This is the first Mothering Matters blog in the spring 2020 blog series.
Connecting Through Memories – Real or Imagined
“Healing takes place when openness unconditionally and tenderly embraces the past.”
– John de Ruiter
What is your relationship with your mom like?
The relationship I had with my Mom was complicated…like many mother-and-grown-daughter relationships, I suspect.
My Mom passed away six years ago, at the age of 88. She died quite suddenly (as the result of complications after hip surgery) so her death came as a shock.
Although I was very saddened by her passing and missed her dearly, I also understood that because of her declining health, if she had lived – the quality of life in her remaining years would not have been great. True to character, she exited stage left when the show was as good as over. And I think this helped me accept her death fairly quickly.
In terms of our relationship at the time of her passing, we were in pretty good shape. Now, if she had died three months earlier, I would NOT be able say that! We’d had one heck of a blow-out (over a birthday card, of all things…or lack thereof, rather). Thankfully, we’d worked our way through that little incident 😊
In this particular blog – the first of the spring 2020 Mothering Matters blog series – I wanted to share with you a wonderful experience I had recently, writing a scene in a screenplay. Through our memories and imagination, I think we have a tremendous capacity to connect with people we have loved, but who have passed on. Click To Tweet
Despite the difficult subject matter, I absolutely loved writing this scene. I swear I could feel my Mom, there in my imagination, as I wrote the dialogue:
Please click here to read the The Sword & the Stone scene from “The Pooh Stone” script (I am “Alex”).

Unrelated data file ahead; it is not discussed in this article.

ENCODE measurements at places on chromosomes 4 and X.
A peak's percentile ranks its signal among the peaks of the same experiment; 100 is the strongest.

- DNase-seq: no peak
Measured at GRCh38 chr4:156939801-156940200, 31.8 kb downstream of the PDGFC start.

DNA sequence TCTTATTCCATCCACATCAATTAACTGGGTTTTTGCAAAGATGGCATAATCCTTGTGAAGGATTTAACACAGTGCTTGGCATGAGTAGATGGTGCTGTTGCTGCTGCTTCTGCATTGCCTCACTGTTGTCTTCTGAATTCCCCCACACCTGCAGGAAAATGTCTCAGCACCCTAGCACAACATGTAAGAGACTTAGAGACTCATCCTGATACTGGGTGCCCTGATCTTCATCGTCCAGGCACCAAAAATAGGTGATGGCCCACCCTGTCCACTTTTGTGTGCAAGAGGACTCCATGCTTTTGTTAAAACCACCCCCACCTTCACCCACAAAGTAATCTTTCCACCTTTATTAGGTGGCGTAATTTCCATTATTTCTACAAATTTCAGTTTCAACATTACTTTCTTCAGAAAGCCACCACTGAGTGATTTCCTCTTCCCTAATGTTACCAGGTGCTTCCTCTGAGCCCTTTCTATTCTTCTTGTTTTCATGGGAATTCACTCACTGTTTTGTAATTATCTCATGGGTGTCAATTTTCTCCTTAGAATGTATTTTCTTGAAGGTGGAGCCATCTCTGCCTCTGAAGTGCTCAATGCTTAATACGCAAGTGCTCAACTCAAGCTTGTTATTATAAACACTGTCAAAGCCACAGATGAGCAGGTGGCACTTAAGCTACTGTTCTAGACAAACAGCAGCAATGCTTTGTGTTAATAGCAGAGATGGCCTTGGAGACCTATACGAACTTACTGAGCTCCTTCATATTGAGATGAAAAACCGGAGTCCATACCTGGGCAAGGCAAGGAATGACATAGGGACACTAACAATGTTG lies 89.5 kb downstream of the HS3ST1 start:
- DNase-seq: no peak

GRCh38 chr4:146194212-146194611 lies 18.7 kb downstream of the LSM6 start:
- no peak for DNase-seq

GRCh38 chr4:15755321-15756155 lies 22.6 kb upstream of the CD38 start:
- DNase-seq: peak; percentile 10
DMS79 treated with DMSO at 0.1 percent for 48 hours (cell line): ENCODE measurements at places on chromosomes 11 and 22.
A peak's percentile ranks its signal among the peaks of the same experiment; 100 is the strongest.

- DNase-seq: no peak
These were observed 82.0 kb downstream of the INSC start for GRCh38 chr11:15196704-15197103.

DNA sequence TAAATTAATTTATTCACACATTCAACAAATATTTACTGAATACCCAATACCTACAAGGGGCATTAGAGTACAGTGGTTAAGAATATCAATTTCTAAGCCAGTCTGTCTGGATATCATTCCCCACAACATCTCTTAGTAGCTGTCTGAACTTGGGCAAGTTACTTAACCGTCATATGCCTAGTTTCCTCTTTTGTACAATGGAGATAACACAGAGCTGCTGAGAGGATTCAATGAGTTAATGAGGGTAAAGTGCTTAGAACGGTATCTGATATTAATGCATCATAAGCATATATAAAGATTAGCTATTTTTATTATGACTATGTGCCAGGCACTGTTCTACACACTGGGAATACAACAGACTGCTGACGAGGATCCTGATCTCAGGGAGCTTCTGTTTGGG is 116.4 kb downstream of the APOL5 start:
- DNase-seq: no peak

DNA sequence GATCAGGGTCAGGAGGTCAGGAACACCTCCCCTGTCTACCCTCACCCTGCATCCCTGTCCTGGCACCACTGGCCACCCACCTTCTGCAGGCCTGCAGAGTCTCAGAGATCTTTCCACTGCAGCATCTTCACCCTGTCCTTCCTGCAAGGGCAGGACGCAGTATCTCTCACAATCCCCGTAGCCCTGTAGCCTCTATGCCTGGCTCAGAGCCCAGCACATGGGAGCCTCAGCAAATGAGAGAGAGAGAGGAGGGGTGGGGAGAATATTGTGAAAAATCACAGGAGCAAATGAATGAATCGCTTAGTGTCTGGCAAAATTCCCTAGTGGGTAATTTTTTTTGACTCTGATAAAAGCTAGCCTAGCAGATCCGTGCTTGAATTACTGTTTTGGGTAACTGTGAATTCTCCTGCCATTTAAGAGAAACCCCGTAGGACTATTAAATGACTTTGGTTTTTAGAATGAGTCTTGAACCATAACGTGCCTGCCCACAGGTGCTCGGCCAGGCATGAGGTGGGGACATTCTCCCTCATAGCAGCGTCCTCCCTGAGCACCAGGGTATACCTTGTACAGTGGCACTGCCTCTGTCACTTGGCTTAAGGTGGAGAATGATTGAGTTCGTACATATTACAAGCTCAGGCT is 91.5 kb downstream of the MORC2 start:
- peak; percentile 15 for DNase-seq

But here’s the weird thing: that is NOT how that conversation unfolded in real life!
This version (excerpt from “A Widow’s Awakening”) is much closer to how it actually went down:
After tea, I head into my bedroom to start some serious grieving. I’m curled up in the fetal position, with Sasha at the foot of my bed, when my mom comes in the room.
She sits beside Sasha and squeezes my foot. “Oh, Bigoo…”
This is the long-form version of my nickname.
“I just came up to tell you that I’m going home,” she says. “But I don’t have to.”
“No mom, that’s OK.”
“I can stay overnight. Your brother is staying over — but I can too, if you like.”
I still haven’t uncurled myself from the ball I’m in. “Nah, I’m fine.”
She gets up, walks over and touches my cheek with the back of her hand. “I love you very much. I’m so sorry you have to go through this.”
My tears spill over my nose onto the pillow. “I know.”
“I’ll help you any way I can, OK?”
“I’m gonna be all right, mom…some day.”
She leans over and kisses me then walks out, softly shutting the door behind her.
As a creative writer, my job is to tell a story that that gets to the essence of the truth of any given situation – not necessarily recreate an event or conversation as it actually happened in real life.
But as I mentioned in a recent blog, there are parts of ourselves and truths about ourselves that may not be accessible for creative purposes…until healing has taken place. Likewise, I think there are relationships – such as the one I had with my mom – that we are not fully able to understand, or appreciate, until healing has taken place.
And what I learned while writing the “Sword and the Stone” scene in the screenplay is that when the passage of time has softened the more difficult memories of a complicated human relationship – such as the one I had with my Mom – what is left is the love.
No…in real life, three days after my 32-year old husband died, my Mom did not remind me how much I loved “The Sword in the Stone” book when I was a kid. But that book was, in fact, my favourite book…so somebody had to have read it me, bedtime after bedtime! Chances are very good it was my Mom.
And no…my Mom did not compare me to young King Arthur who found the strength to pull the sword from the stone when the time came for him to step up to the plate. But because of the way my mother raised me, she had made damn sure I was strong enough to handle the biggest crisis of my life when the time came. Click To Tweet
And THAT, I think, is one of the greatest gifts a mother can give a daughter.
What super power did your Mom give you…intentionally or inadvertently?
Maryanne Pope is the author of A Widow’s Awakening, the playwright of Saviour and the screenwriter of God’s Country. Maryanne is CEO of Pink Gazelle Productions and Chair of the John Petropoulos Memorial Fund. To receive her regular weekly blog, Weekly Words of Wisdom, please sign up here.
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